MANHATTAN CRIMINAL COURT — A Flatiron man accused of waving a gun at construction workers outside his apartment window said the weapon was actually his finger, and that he'd been driven to despair by the "damn drilling."
The man was arrested Wednesday for allegedly pointing a gun at workers who were outside his building on a scaffold to carry out work on a broken window. He's accused of yelling, "Don't touch my f---ing window or I'll shoot you."
He then barricaded himself inside his 12 East 22nd St. apartment for three hours before surrendering to police.
Kenneth Clarfield, 69, stuck his tongue out for cameras after his arraignment Thursday, and ranted that he was no bigot — referring to the fact that one of the workers was wearing a turban.
"I have nothing against these people from southern Asia — they're good and I like southern Asian food," Clarfield said after his arraignment. "But I don't like somebody in a turban that I've never seen before with an electric drill trying to drill into my apartment."
Clarfield said he resisted police because they refused to show badges after he repeatedly asked for them, he said.
"There were 20 of them out in the hall. It was like a ... swat team," he told reporters during his lenghty rant.
When cops asked why he didn't just call 911 if he felt threatened by the driller, identified in the criminal court complaint as Singh Dalwinder, Clarfield said he would not have asked for their help.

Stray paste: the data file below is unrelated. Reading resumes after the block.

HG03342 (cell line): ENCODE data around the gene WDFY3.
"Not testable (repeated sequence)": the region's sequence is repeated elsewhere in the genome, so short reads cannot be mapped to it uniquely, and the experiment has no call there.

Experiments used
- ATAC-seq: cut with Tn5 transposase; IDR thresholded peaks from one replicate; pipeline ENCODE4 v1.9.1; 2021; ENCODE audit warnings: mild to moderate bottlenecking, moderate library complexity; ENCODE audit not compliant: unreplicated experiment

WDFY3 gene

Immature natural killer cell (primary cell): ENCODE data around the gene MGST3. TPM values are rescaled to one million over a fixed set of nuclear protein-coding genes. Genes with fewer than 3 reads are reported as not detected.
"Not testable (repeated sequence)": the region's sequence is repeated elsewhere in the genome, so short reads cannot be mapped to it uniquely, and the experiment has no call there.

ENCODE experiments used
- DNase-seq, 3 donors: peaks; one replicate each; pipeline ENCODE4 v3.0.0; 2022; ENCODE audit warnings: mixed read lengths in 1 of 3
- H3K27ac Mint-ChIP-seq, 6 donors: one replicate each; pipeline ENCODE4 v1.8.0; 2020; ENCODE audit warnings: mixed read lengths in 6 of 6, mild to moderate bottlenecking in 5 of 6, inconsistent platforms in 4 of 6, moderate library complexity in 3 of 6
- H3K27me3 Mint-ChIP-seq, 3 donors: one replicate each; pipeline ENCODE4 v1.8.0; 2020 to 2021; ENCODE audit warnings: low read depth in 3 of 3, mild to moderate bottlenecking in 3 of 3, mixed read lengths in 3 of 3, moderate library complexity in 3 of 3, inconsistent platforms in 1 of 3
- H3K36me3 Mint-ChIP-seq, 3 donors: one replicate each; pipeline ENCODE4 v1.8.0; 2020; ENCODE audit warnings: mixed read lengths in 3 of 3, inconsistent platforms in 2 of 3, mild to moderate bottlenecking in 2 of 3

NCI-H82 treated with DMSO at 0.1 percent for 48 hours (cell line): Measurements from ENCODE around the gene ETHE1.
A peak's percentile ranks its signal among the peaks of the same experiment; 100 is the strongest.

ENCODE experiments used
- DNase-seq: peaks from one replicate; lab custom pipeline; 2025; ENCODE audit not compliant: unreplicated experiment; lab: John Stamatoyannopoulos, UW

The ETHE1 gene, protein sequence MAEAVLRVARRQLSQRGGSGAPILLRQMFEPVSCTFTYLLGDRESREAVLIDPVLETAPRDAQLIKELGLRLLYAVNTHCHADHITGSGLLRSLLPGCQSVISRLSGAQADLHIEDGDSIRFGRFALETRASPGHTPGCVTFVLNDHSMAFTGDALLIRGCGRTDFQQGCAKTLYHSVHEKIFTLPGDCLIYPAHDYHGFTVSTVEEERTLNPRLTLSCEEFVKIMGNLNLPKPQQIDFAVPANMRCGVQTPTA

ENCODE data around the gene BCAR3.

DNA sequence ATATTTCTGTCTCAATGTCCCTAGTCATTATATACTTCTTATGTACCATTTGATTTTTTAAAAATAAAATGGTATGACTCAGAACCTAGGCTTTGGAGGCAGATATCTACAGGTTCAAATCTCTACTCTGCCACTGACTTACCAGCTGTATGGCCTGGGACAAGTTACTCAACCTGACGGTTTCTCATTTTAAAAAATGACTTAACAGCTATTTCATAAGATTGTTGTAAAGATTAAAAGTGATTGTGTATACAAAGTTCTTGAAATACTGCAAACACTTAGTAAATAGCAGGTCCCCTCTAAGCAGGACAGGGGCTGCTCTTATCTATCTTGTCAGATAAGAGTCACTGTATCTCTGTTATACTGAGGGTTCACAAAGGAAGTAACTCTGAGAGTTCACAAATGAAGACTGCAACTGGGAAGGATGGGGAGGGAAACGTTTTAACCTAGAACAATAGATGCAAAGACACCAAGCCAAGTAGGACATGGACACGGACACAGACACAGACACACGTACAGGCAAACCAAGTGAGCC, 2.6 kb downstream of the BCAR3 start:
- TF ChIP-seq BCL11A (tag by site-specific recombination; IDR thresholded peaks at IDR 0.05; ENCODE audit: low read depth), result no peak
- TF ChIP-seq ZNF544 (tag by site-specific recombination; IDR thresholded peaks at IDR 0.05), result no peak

"You're on the phone with 911 for 20 minutes, telling them where you are, where you're located, blah blah blah," he said.
Prosecutors said a weapon was not found in the apartment after police broke in.
Clarfield, who said he's a retired business writer and trade association executive, told police he was cooking spaghetti and meatballs in his 11th floor apartment them he heard drilling.
He said has been complaining to his landlord about his broken window for about 30 years, but had no notice about the work they had finally ordered, he claimed.
Clarfield was charged with menacing in the second-degree and criminal possession of a weapon in the fourth degree and released without bail after his arraignment by Manhattan Criminal Court Judge Abraham Clott.
He insisted he does not own a weapon, but once had an Arizona-licensed gun that he turned in at a buyback program at a church in Brooklyn for $400.
Clarfield's antics caused a major stir at about 12:45 p.m. on Wednesday when police received reports of a crazed gunman around the corner from the landmark Flatiron building.
Clarfield is due back in court on Aug. 30.